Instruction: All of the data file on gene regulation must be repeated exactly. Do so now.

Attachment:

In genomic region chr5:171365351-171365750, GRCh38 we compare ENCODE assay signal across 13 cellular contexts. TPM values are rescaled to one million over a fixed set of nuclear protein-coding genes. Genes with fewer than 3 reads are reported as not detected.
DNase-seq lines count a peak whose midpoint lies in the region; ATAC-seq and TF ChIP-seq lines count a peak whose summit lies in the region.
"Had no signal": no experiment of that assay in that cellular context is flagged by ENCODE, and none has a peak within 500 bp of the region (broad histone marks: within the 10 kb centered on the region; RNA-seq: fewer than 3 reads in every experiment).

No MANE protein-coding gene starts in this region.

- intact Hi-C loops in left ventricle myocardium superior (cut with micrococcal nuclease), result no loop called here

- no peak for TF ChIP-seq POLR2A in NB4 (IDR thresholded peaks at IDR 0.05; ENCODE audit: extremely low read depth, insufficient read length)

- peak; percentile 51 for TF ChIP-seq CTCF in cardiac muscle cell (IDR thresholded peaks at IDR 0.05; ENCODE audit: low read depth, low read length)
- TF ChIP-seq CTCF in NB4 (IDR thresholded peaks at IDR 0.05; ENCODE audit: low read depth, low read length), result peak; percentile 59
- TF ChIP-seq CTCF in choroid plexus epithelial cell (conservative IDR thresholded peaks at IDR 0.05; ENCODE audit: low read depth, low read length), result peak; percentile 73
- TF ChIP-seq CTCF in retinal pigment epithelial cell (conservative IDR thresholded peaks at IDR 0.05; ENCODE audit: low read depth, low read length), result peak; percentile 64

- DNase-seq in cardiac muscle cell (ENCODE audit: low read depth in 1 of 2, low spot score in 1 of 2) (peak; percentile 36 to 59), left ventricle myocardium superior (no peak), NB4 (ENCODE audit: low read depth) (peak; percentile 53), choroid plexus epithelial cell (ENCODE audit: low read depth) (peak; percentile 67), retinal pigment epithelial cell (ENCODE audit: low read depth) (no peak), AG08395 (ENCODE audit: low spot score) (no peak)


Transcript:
In genomic region chr5:171365351-171365750, GRCh38 we compare ENCODE assay signal across 13 cellular contexts. TPM values are rescaled to one million over a fixed set of nuclear protein-coding genes. Genes with fewer than 3 reads are reported as not detected.
DNase-seq lines count a peak whose midpoint lies in the region; ATAC-seq and TF ChIP-seq lines count a peak whose summit lies in the region.
"Had no signal": no experiment of that assay in that cellular context is flagged by ENCODE, and none has a peak within 500 bp of the region (broad histone marks: within the 10 kb centered on the region; RNA-seq: fewer than 3 reads in every experiment).

No MANE protein-coding gene starts in this region.

- intact Hi-C loops in left ventricle myocardium superior (cut with micrococcal nuclease), result no loop called here

- no peak for TF ChIP-seq POLR2A in NB4 (IDR thresholded peaks at IDR 0.05; ENCODE audit: extremely low read depth, insufficient read length)

- peak; percentile 51 for TF ChIP-seq CTCF in cardiac muscle cell (IDR thresholded peaks at IDR 0.05; ENCODE audit: low read depth, low read length)
- TF ChIP-seq CTCF in NB4 (IDR thresholded peaks at IDR 0.05; ENCODE audit: low read depth, low read length), result peak; percentile 59
- TF ChIP-seq CTCF in choroid plexus epithelial cell (conservative IDR thresholded peaks at IDR 0.05; ENCODE audit: low read depth, low read length), result peak; percentile 73
- TF ChIP-seq CTCF in retinal pigment epithelial cell (conservative IDR thresholded peaks at IDR 0.05; ENCODE audit: low read depth, low read length), result peak; percentile 64

- DNase-seq in cardiac muscle cell (ENCODE audit: low read depth in 1 of 2, low spot score in 1 of 2) (peak; percentile 36 to 59), left ventricle myocardium superior (no peak), NB4 (ENCODE audit: low read depth) (peak; percentile 53), choroid plexus epithelial cell (ENCODE audit: low read depth) (peak; percentile 67), retinal pigment epithelial cell (ENCODE audit: low read depth) (no peak), AG08395 (ENCODE audit: low spot score) (no peak)